There’s a line of thinking from those who prefer traditional forms of worship/music that goes something like this:
Contemporary worship is like dessert. It’s sweet, appealing, and easy, but not long-lasting. It might bring people in, but it won’t keep them nourished. It might bring immediate satisfaction, but it isn’t healthy. Traditional worship and more classical forms of music are more like a feast. It’s like the difference between plasticware and fine china. Traditional hymns and classical instrumentation require a more refined, mature, and discerning pallet. We can’t have the sounds of the world in our church services. We must move people beyond the dessert and into the feast. Only then will our congregations experience the “real thing”.
On the flip side, there’s a line of thinking from those who prefer contemporary forms of worship/music that goes something like this:
Traditional worship is all religion, all ritual, and all routine. Classical forms of music are irrelevant to most people in our culture, and the traditional hymns don’t engage people’s hearts like contemporary songs do. No one can relate to choirs, organs, hymns, or hymnals. If you want to help people really worship – not just with their minds but with their hearts – you’ll use the more accessible contemporary songs. And if you want to draw in the younger generation, you’ll use the kinds of music they’re used to hearing. Contemporary music feeds people and meets people where they are. Traditional worship starves people and leaves them cold.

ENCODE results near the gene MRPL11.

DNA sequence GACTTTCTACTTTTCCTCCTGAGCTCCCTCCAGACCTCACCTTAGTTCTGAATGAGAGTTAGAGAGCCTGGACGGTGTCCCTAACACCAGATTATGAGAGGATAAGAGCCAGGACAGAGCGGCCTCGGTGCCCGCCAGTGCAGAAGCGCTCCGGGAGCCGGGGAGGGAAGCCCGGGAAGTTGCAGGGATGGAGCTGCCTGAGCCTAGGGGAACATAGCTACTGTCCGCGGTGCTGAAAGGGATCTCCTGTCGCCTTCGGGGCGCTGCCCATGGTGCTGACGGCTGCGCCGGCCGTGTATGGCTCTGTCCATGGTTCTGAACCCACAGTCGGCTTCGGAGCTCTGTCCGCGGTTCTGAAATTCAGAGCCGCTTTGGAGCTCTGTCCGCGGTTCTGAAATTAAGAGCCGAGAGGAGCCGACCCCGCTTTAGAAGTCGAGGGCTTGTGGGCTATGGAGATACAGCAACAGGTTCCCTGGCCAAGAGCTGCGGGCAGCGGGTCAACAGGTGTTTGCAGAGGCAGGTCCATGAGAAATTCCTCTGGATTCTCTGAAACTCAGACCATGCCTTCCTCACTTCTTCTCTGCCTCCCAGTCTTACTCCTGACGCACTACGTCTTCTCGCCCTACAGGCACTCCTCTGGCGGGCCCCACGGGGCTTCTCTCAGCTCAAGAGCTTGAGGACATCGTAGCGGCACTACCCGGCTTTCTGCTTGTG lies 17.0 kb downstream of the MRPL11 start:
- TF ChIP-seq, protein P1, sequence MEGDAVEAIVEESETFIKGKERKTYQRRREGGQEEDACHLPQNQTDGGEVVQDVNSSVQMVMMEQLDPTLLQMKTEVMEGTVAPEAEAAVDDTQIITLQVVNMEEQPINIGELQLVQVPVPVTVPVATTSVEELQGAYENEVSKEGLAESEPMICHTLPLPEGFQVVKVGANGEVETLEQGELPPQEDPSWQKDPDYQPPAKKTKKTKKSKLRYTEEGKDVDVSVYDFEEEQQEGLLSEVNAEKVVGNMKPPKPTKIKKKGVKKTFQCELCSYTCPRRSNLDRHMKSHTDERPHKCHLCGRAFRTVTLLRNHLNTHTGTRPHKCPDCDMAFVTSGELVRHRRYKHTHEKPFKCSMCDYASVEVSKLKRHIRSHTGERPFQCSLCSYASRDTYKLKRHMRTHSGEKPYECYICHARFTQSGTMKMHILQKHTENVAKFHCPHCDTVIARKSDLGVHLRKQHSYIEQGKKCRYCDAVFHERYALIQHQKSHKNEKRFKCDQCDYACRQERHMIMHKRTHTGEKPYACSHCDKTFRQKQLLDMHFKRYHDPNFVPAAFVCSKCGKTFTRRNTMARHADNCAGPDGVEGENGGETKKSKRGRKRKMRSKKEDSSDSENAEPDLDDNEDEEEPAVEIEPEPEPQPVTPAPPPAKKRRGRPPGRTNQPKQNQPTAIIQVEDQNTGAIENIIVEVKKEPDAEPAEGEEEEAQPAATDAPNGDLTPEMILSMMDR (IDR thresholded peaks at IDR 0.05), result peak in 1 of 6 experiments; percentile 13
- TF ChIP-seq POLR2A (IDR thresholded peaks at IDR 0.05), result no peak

I’ve heard both of these arguments for almost my entire life. My guess is that most of you have too, and you’ve probably made one (or both) of these arguments at one point or another. The problem, of course, is that they’re both ridiculously off-base.
Why? Because Jesus is the feast.
Few issues generate as much passion and division as the topic of music in the church. And for generations, scores of well-meaning and godly people have come down on all sides of the “is music neutral” or “is music non-neutral” argument. I tried to tackle some of this several years ago in my most “Handiwork and Jesus” but for now I want to make one simple point and give one simple reminder:
Jesus is the feast. And music is a tool.
Music is not the feast. Our choirs, organs, harpsichords, festivals, liturgy, and soloists are not the feast. Our bands, screens, effects, lights, state-of-the-art worshiptoriums, and worship leaders are not the feast. When they are, and when we make them to be, then of course we can exalt or put-down the lesser-feast that we see down the road (or down the church hallway at the alternate service).
The Church must never forget that Jesus is the feast. Music (traditional or contemporary or hipster or whatever) is just a tool. A passing tool. A tool that will inevitably look like bell-bottoms to some future generation. But Jesus never fades, changes, or disappoints. Jesus always satisfies. May our churches embrace a confident, wide-range, biblical, and whole-hearted embrace of all sorts of styles of music as we seek to exalt and point to the One who calls us to feast on him.